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August 2, 2023
By: TA Editorial Team

(As originally featured in the Spring / Summer 2023 Issue of Tracy Anderson Magazine)

When I was growing up, my father, a plant geneticist’s, favorite saying was “Non-science is nonsense.” He wanted me to become a doctor–one trained at Stanford, no less. To him that was the pinnacle of professional attainment. But I wanted nothing to do with his dream. I was more interested in literature and philosophy and many other subjects besides. When I was a freshman at Berkeley, I informed my father that I was not going to pursue a career in medicine but was instead going to major in physics. In the culture I grew up in, youthful rebellion was saying no to a career in medicine–but then majoring in physics!


After a dear friend of mine got sick with lupus, I eventually came around to pursuing medicine. In medicine, I discovered, there was so much fascinating science, much of it unexplored. At the same time, medicine had an essential human dimension that I could explore through storytelling.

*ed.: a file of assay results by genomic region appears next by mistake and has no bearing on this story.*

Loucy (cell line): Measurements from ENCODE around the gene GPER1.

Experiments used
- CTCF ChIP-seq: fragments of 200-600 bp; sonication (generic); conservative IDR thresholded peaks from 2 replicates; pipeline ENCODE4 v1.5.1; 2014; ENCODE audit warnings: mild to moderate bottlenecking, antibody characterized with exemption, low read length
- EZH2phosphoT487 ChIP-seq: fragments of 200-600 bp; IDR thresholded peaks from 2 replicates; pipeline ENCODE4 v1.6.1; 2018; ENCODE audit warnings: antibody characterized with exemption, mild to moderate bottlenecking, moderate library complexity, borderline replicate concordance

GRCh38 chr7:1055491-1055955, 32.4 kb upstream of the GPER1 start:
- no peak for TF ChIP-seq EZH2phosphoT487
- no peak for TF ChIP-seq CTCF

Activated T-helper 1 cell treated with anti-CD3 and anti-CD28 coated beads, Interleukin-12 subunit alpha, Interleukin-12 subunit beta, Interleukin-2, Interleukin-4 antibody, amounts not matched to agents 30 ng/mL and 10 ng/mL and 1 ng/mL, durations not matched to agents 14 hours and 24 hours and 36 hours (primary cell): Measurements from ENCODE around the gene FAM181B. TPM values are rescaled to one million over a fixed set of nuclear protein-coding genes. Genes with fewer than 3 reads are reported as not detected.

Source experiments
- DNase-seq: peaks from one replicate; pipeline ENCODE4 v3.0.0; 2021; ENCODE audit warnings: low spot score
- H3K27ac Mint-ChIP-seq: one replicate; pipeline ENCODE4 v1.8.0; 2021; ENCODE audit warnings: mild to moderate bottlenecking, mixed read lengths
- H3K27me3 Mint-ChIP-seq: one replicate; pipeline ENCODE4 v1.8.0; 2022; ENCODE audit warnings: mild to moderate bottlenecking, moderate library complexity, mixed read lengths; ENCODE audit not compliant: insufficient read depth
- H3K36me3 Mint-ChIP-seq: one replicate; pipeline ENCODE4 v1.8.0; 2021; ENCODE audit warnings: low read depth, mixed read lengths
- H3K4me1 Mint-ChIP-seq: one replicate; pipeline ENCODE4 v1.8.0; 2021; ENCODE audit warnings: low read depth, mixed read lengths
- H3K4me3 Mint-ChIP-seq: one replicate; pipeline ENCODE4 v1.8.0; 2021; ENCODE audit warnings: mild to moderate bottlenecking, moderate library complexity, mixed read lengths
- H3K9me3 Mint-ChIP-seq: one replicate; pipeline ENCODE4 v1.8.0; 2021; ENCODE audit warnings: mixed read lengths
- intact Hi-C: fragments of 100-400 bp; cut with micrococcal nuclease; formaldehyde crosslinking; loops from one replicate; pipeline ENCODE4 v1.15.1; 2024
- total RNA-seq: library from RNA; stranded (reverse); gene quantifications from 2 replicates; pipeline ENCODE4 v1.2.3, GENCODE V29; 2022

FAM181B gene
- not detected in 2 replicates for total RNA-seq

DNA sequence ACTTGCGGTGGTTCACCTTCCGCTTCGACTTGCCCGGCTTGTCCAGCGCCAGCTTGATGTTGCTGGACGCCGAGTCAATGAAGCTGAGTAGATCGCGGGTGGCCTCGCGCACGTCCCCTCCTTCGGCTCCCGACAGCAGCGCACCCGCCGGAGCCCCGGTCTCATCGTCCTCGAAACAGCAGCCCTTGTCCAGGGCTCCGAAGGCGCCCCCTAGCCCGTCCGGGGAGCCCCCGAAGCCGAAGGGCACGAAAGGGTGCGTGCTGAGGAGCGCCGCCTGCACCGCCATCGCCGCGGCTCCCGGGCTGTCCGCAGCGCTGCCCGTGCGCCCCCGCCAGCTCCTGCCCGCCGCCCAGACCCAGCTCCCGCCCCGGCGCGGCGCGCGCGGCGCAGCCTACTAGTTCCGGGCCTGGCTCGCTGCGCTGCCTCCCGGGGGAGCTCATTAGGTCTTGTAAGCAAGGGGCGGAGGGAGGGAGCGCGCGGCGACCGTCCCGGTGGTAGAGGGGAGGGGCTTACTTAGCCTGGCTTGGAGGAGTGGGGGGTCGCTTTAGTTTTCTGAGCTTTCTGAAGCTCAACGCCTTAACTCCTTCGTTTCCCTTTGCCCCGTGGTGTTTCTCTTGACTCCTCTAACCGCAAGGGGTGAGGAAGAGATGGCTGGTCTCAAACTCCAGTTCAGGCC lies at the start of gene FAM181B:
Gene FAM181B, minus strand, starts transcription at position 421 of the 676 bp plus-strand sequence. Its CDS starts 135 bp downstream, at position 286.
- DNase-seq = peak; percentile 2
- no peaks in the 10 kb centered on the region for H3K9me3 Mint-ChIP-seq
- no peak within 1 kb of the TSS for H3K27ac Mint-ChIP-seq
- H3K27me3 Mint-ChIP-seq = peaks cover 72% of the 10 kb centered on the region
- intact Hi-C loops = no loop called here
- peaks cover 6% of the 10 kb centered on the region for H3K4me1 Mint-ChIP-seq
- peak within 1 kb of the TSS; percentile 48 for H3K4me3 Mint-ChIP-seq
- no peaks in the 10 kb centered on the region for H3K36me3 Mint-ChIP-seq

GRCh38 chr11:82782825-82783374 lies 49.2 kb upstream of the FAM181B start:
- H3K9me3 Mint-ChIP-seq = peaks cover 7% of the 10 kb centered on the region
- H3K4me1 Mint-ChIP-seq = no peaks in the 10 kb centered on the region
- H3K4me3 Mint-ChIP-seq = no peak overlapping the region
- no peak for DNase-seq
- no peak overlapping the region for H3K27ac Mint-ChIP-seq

My new book, My Father’s Brain, is a mix of the kind of science and storytelling that has motivated me throughout my career as a writer. The book is a memoir of my relationship with my father, especially during the last stage of his life, as he succumbed to dementia, but it is also about the brain and memory and the history and science of brain degeneration. In the book, I set the story of my father’s descent into Alzheimer’s alongside my own intellectual journey to understanding his disease.